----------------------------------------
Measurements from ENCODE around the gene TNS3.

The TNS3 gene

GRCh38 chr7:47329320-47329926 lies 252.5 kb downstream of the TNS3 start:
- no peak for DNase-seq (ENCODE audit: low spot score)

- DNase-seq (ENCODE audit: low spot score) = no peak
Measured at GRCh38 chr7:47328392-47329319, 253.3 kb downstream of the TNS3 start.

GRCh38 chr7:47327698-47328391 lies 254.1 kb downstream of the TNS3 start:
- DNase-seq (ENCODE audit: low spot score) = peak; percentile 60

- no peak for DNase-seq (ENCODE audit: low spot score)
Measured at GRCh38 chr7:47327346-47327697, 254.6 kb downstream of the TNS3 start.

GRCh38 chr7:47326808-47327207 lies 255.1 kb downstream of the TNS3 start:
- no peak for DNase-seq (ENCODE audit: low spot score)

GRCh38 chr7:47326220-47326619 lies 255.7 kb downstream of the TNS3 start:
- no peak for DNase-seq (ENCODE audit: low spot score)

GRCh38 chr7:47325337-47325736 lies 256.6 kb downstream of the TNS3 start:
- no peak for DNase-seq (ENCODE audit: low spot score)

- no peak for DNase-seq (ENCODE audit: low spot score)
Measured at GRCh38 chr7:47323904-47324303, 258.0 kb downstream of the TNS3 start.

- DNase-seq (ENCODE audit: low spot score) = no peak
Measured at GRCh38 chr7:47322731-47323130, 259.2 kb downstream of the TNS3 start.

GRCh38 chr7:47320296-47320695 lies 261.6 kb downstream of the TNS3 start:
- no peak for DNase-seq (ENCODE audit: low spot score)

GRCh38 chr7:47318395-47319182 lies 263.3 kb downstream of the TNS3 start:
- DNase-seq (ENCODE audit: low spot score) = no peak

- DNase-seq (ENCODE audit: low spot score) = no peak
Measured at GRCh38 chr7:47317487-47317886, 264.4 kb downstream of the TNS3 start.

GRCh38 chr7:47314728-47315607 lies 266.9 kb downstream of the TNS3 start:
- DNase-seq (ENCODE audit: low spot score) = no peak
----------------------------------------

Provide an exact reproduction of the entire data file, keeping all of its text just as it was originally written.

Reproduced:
Measurements from ENCODE around the gene TNS3.

The TNS3 gene

GRCh38 chr7:47329320-47329926 lies 252.5 kb downstream of the TNS3 start:
- no peak for DNase-seq (ENCODE audit: low spot score)

- DNase-seq (ENCODE audit: low spot score) = no peak
Measured at GRCh38 chr7:47328392-47329319, 253.3 kb downstream of the TNS3 start.

GRCh38 chr7:47327698-47328391 lies 254.1 kb downstream of the TNS3 start:
- DNase-seq (ENCODE audit: low spot score) = peak; percentile 60

- no peak for DNase-seq (ENCODE audit: low spot score)
Measured at GRCh38 chr7:47327346-47327697, 254.6 kb downstream of the TNS3 start.

GRCh38 chr7:47326808-47327207 lies 255.1 kb downstream of the TNS3 start:
- no peak for DNase-seq (ENCODE audit: low spot score)

GRCh38 chr7:47326220-47326619 lies 255.7 kb downstream of the TNS3 start:
- no peak for DNase-seq (ENCODE audit: low spot score)

GRCh38 chr7:47325337-47325736 lies 256.6 kb downstream of the TNS3 start:
- no peak for DNase-seq (ENCODE audit: low spot score)

- no peak for DNase-seq (ENCODE audit: low spot score)
Measured at GRCh38 chr7:47323904-47324303, 258.0 kb downstream of the TNS3 start.

- DNase-seq (ENCODE audit: low spot score) = no peak
Measured at GRCh38 chr7:47322731-47323130, 259.2 kb downstream of the TNS3 start.

GRCh38 chr7:47320296-47320695 lies 261.6 kb downstream of the TNS3 start:
- no peak for DNase-seq (ENCODE audit: low spot score)

GRCh38 chr7:47318395-47319182 lies 263.3 kb downstream of the TNS3 start:
- DNase-seq (ENCODE audit: low spot score) = no peak

- DNase-seq (ENCODE audit: low spot score) = no peak
Measured at GRCh38 chr7:47317487-47317886, 264.4 kb downstream of the TNS3 start.

GRCh38 chr7:47314728-47315607 lies 266.9 kb downstream of the TNS3 start:
- DNase-seq (ENCODE audit: low spot score) = no peak